Smaller Cranks and Fitting Chainsets

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TraceyW
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Smaller Cranks and Fitting Chainsets

Postby TraceyW » 3 Apr 2016, 12:11pm

Hi

After about a 30 year layoff I have got myself another bike and am struggling to regain any level of fitness. However, this is not helped by cranks of 170mm (I'm only 5'5"). I find that pedaling is awkward and its putting a great strain on my knees and and hips and is likely to cause me give up any effort toward gaining fitness.

My bike is a second-hand Raleigh Pioneer 160 with 170mm cranks and I've been searching for 150mm or 155mm cranks as these lengths are likely the ones I need. I've found a few that may do the job although most of them are really rather cheap (around £20 or less) and sound too cheap to be any good. I DO know there is a Raleigh 150mm triple (RBR606) available at around £21 from Amazon - BUT - there is just one review of it and it is dreadful and in this instance could have severely compromised safety. So, does anyone have experience of this chainset and if so what sort of experience have you had? Has it been positive or is the chainset really to be avoided? Apart from this, is £20 really worth paying or should I try to go a bit higher?

I would also like to fit the chainset myself. However, I believe this may affect the chain and the setting up of the front derailleur due to smaller chainrings. Can any one advise me on this please (I'm not after procedures)?

A lot of questions I know but the alternative is to get a dealer to do the work but I am trying to keep costs down as much as possible. Any help would be most appreciated. Many thanks.

Tracey

Vorpal
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Re: Smaller Cranks and Fitting Chainsets

Postby Vorpal » 3 Apr 2016, 1:48pm

Honestly, I would just buy some cranks in the right size, and your preferred colour. You don't need to pay more than £20. (The ones on your bike are probably £8 ones)


It's possible that SJS Cycles or someone would have something a bit sturdier. Do you know what kind of cranks they are, or could you post pictures?

If nothing else, this company makes custom ones http://zinncycles.com/Zinn/index.php/custom-cranks

Does your bike currently have a triple, or would you also need to replace the shifters and derrailleur? If you bike has a triple, how many teeth are on each ring of your current triple, and the new one you are considering? We will need that kind of information to advise. In general, if you are not replacing like with like, some adjectments will be required.
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TraceyW
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Re: Smaller Cranks and Fitting Chainsets

Postby TraceyW » 3 Apr 2016, 2:45pm

Hi Vorpal

Sorry for the lack of info. My bike has a triple chainset with 48/38/28 chain rings. Assuming I were to go with the replacement Raleigh chainset (for example), this would have 42/32/22 chain rings. I've also seen others with 42/34/24. So yes, I intend sticking with 21 gears. However, this would make the chain rings slightly smaller than those currently fitted and I'm wondering what implications this would have on the chain length and the setting up of the front derailleur or will it be so small a change as to not be noticeable. As I say I'm just after what needs to be done rather than the procedure as I have some idea of that.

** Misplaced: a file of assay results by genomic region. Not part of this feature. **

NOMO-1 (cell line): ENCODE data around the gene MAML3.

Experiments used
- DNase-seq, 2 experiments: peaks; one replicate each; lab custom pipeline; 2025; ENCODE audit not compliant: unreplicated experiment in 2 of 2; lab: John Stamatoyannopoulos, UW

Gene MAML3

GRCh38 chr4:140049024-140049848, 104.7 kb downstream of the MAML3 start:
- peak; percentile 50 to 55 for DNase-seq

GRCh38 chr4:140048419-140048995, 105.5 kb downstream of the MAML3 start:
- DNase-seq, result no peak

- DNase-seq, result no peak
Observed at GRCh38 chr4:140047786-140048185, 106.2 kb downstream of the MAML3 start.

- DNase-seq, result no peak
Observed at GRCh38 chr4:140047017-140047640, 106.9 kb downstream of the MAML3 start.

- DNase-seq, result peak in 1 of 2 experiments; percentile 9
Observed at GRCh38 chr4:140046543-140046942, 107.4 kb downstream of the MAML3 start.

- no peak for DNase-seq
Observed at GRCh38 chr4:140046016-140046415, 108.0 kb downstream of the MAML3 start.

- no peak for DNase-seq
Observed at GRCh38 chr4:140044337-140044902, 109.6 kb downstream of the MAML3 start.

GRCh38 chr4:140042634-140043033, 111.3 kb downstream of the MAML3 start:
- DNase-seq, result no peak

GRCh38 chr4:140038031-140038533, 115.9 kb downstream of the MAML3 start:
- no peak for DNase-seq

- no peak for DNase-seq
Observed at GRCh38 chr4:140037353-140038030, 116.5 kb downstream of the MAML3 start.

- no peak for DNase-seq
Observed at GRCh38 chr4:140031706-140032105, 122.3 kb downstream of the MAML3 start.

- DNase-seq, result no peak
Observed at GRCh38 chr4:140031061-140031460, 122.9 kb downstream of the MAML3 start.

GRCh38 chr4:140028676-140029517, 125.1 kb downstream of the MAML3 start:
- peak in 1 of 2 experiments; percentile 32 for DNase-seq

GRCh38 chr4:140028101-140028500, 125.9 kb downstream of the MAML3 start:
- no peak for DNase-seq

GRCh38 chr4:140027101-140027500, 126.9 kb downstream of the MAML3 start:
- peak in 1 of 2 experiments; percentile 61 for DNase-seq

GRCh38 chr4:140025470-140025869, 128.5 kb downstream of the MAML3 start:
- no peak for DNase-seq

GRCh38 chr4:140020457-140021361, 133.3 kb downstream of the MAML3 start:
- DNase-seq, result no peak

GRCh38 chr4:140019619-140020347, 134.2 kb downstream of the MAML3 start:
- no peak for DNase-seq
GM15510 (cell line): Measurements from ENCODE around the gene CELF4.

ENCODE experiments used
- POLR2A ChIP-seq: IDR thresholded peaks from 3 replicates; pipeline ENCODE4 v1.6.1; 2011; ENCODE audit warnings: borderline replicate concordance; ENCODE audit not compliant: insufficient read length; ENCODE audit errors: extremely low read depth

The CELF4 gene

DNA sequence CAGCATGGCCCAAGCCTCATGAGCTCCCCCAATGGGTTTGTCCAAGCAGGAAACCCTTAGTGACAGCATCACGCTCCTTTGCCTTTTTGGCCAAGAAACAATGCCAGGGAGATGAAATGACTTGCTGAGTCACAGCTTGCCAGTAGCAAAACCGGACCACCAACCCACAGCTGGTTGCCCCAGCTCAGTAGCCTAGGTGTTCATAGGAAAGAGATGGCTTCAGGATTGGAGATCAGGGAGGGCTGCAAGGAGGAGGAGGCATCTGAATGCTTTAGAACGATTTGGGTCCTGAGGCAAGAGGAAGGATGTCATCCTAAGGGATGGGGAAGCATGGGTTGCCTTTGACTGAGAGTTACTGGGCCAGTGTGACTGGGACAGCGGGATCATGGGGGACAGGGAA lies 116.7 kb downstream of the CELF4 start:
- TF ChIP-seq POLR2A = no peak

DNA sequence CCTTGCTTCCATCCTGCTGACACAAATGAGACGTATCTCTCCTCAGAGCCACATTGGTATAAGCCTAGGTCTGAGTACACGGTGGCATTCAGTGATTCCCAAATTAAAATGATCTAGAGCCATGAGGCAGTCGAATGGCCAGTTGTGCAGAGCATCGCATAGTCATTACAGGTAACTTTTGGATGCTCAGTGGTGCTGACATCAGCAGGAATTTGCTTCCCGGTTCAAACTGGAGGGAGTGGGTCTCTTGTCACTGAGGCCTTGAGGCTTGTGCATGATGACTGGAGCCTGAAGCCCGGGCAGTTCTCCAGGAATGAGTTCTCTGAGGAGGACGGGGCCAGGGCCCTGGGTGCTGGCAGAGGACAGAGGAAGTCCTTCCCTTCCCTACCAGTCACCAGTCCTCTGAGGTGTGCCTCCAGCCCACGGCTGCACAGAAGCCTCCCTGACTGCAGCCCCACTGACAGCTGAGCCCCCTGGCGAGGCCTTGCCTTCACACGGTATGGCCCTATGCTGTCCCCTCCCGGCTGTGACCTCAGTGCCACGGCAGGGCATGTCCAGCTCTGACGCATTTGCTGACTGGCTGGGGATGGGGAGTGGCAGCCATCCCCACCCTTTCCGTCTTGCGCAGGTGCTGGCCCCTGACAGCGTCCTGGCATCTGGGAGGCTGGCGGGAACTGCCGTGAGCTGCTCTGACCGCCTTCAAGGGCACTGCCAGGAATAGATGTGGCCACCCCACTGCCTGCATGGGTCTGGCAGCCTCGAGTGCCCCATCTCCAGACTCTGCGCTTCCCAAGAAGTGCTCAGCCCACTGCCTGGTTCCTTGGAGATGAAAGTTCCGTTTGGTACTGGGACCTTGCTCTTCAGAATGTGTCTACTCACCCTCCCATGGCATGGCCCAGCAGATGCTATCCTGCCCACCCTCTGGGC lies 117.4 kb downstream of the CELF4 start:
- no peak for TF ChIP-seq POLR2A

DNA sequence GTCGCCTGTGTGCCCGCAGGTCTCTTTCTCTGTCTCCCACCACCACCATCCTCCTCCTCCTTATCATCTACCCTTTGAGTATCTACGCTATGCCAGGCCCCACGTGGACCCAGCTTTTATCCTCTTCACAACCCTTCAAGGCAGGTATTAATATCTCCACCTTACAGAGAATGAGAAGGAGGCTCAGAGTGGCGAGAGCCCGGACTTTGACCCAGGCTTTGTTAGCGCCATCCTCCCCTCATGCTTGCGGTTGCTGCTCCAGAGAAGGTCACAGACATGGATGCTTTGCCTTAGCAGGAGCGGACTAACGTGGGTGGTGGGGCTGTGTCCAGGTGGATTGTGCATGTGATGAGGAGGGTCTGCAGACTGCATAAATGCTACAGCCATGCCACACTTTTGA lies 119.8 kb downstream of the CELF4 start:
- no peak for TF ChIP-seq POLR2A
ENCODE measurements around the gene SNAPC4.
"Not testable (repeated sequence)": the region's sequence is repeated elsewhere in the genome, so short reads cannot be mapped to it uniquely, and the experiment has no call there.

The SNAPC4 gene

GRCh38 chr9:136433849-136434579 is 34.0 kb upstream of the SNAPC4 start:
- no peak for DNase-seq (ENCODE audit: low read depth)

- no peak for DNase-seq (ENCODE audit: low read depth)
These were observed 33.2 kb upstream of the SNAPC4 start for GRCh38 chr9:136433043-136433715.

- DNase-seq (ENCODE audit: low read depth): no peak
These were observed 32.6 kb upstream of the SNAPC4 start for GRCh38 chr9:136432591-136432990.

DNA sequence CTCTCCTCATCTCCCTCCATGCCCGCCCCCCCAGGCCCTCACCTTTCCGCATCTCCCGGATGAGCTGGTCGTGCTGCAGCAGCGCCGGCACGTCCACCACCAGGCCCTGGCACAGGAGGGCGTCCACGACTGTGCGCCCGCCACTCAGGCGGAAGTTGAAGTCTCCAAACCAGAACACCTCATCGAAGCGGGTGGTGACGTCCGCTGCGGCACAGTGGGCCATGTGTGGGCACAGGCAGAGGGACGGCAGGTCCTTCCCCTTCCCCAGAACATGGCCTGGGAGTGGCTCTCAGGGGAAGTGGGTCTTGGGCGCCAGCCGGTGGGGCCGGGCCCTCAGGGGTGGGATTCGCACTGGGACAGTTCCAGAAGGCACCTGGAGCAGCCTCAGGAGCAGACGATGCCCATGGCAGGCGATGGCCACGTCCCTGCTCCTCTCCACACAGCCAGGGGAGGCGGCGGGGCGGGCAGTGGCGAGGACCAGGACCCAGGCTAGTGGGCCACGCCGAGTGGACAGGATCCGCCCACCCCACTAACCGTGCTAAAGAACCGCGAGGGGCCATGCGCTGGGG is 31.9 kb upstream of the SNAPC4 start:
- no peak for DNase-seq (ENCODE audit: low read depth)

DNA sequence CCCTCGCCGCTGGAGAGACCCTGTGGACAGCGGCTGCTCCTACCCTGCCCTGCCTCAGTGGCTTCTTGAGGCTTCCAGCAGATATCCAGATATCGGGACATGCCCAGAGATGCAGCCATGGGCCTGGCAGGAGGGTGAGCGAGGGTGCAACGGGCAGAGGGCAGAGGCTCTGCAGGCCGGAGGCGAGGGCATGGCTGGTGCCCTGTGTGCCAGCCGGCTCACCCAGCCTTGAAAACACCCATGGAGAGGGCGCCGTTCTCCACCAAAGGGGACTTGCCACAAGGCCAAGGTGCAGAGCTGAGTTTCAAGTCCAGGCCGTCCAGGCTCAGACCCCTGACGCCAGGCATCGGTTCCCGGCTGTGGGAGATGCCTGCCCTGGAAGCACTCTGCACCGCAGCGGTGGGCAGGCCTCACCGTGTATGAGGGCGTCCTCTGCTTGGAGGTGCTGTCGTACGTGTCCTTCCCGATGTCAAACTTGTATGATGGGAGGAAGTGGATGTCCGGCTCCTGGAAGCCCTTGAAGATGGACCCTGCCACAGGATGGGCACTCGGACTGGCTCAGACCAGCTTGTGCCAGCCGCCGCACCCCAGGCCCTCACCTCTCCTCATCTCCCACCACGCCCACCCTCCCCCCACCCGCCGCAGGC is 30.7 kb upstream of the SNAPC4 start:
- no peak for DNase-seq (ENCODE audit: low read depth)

SJS do have something that would do - but no chain rings - but at £55 the cranks are rather more than I really want to pay and from what you say, its hardly worth it. I'd appreciate your comments please. Thank you very much.

Tracey

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531colin
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Re: Smaller Cranks and Fitting Chainsets

Postby 531colin » 3 Apr 2016, 4:25pm

You will need to replace the bottom bracket bearing as well as the chainset. You will need to adjust the gears. If the chain and cassette are worn, its not worth putting a worn chain on a new chainset, so that means new chain and cassette, and adjust everything. You will not be able to remove the existing pedals, cranks, or bottom bracket bearing without specialist tools, and even with tools these jobs can be difficult. The parts are not greased on assembly, and may not have been disturbed since, corrosion is almost guaranteed.
What makes you think your difficulties are anything to do with crank length? 170mm is not an unusual crank for people 5' 5" to ride. Some stretching and flexibility work are more likely to help than randomly changing crank length.

Mark1978
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Re: Smaller Cranks and Fitting Chainsets

Postby Mark1978 » 3 Apr 2016, 4:27pm

I'm 5'6" and went from 170mm to 165mm and it does help but I'm not sure I'd want to go shorter. The advantage of 165mm is that it's readily available. In my case it was just a straight swap pull out the old crank and chainset and fit the new one.

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gaz
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Re: Smaller Cranks and Fitting Chainsets

Postby gaz » 3 Apr 2016, 5:03pm

Subject to all the caveats already applied by 531Colin and otheres above, Spa offer the Stronglight Impact Kid in 150/155mm. It's a 44-34 double, 110BCD.
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DaveP
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Re: Smaller Cranks and Fitting Chainsets

Postby DaveP » 3 Apr 2016, 6:05pm

I had no idea how poorly the cycle trade serves people of smaller stature - until I had a quick rummage through my usual suspects to see if I could help. Can't even search by crank length in most cases.
I found and read the review of the Raleigh crank set. TBH it left me wondering if the reviewer had installed them incorrectly and then used the bike for jumping or some such - but I also found a review of another Raleigh crankset where the crank bent in its first week. I don't think I would buy one of these, at least not from this source.
I did an Amazon search for "chainset 150mm" which produced a couple of Suntour sets for twenty odd quid. Not high end but the brand is generally considered serviceable. They were both 42, 34, 24 though, and as Colin said, an apparently small change like this could be quite far reaching. I'm all in favour of buying tools and maintaining your own bike, but the cost of the tools required to tackle this yourself could compare to a bike shop labour charge.
Is it possible for you to borrow any bikes to try out say 160 or 165 cranks? It might not sound like a big change, but it doesn't always need to be, and there would certainly be a bigger selection of gearing available.